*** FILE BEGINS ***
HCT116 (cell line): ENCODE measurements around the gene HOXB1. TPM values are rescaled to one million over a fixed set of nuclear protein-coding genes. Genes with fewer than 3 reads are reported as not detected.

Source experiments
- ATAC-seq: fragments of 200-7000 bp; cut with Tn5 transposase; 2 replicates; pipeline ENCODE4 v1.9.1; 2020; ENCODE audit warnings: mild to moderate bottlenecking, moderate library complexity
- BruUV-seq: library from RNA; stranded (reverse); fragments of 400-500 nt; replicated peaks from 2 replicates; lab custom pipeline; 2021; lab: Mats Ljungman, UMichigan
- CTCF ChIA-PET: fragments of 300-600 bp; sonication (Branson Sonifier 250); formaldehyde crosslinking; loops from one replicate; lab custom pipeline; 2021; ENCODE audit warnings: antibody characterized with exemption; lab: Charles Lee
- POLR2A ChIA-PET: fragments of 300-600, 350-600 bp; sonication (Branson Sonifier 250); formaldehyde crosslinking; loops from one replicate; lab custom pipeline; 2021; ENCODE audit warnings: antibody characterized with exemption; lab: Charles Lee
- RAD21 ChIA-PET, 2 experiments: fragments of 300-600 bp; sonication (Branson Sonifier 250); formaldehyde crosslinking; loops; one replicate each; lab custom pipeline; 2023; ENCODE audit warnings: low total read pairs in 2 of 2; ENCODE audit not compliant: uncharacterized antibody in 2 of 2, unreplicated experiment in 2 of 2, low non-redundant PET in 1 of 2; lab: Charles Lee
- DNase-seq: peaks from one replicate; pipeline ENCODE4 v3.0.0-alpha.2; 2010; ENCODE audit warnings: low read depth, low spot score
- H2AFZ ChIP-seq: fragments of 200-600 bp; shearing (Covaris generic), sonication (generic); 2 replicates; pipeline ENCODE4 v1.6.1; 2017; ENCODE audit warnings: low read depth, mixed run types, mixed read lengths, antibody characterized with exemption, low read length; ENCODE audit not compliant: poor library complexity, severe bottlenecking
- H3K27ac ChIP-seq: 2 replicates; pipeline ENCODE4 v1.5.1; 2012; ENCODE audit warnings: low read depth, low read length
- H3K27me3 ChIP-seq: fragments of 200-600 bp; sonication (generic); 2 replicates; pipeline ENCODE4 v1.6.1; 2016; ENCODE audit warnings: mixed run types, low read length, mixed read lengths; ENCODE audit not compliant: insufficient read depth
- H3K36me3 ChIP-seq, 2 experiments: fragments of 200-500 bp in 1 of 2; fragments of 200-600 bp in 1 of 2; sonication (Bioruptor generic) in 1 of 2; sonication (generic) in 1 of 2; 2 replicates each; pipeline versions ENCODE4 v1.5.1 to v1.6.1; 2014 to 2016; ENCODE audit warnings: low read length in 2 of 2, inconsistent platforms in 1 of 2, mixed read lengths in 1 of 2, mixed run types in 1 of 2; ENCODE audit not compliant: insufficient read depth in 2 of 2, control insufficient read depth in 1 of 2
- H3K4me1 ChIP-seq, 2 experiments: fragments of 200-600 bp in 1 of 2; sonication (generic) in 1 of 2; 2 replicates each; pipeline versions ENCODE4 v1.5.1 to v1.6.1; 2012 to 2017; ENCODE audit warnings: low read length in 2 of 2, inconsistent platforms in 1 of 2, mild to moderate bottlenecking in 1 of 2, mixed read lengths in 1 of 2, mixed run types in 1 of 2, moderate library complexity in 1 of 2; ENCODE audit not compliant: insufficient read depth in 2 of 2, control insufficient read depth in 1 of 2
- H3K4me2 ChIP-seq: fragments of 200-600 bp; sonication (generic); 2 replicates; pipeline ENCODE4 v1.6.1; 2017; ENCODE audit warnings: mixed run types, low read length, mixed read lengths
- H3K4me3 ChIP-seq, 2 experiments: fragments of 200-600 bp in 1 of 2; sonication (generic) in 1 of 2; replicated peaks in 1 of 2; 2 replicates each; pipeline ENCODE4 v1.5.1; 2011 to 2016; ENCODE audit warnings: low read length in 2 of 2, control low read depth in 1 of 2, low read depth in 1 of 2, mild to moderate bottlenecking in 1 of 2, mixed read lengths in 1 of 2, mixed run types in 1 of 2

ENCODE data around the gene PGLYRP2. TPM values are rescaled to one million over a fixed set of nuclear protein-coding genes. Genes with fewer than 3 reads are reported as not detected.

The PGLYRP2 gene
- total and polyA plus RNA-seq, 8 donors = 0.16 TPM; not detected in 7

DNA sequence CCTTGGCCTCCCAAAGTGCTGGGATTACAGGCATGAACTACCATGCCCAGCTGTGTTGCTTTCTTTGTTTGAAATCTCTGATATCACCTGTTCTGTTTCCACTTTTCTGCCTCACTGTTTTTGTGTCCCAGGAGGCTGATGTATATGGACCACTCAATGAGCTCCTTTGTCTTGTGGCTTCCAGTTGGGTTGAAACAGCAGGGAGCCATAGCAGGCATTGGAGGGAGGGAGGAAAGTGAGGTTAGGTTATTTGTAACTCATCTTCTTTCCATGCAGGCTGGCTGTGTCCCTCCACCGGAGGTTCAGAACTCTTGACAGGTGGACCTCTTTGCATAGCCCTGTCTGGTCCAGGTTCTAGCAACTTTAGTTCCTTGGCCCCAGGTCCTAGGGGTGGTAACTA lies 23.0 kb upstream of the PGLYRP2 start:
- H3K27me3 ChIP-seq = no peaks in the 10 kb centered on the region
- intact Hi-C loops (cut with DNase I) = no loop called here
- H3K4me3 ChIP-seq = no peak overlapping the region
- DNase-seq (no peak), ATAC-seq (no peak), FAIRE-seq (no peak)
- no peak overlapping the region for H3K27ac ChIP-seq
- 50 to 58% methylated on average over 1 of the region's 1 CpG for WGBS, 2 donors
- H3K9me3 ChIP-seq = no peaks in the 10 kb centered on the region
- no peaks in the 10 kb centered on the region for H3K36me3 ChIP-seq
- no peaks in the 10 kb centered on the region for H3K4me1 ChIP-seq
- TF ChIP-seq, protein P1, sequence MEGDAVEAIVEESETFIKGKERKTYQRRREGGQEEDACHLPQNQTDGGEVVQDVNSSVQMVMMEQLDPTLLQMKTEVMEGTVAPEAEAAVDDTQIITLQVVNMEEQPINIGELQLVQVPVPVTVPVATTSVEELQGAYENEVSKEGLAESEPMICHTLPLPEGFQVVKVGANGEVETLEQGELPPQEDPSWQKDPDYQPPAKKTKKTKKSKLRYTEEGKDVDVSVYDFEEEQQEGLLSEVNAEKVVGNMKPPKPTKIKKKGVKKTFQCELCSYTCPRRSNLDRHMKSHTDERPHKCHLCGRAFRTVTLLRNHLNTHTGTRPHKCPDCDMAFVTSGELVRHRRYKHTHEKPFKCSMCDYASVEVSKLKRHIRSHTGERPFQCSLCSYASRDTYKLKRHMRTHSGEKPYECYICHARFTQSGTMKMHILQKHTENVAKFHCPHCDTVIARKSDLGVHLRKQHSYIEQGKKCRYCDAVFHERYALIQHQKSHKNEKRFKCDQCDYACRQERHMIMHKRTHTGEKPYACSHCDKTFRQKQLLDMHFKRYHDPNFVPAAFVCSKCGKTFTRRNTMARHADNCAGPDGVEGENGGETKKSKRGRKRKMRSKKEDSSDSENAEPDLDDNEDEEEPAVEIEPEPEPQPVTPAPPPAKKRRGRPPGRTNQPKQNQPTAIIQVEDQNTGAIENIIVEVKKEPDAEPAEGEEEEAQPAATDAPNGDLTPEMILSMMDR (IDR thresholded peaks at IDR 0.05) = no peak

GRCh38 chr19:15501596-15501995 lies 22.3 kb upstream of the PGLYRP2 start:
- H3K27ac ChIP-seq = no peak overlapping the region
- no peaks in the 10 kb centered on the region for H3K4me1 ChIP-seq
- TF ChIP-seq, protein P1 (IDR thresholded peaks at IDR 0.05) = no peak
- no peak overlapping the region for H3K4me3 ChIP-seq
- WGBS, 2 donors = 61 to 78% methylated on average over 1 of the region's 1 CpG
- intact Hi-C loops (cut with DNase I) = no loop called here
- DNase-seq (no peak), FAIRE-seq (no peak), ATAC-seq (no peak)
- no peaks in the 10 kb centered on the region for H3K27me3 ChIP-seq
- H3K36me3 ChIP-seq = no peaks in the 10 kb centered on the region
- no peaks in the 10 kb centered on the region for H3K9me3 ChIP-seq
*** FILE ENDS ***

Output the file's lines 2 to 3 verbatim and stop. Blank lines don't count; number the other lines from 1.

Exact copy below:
Source experiments
- ATAC-seq: fragments of 200-7000 bp; cut with Tn5 transposase; 2 replicates; pipeline ENCODE4 v1.9.1; 2020; ENCODE audit warnings: mild to moderate bottlenecking, moderate library complexity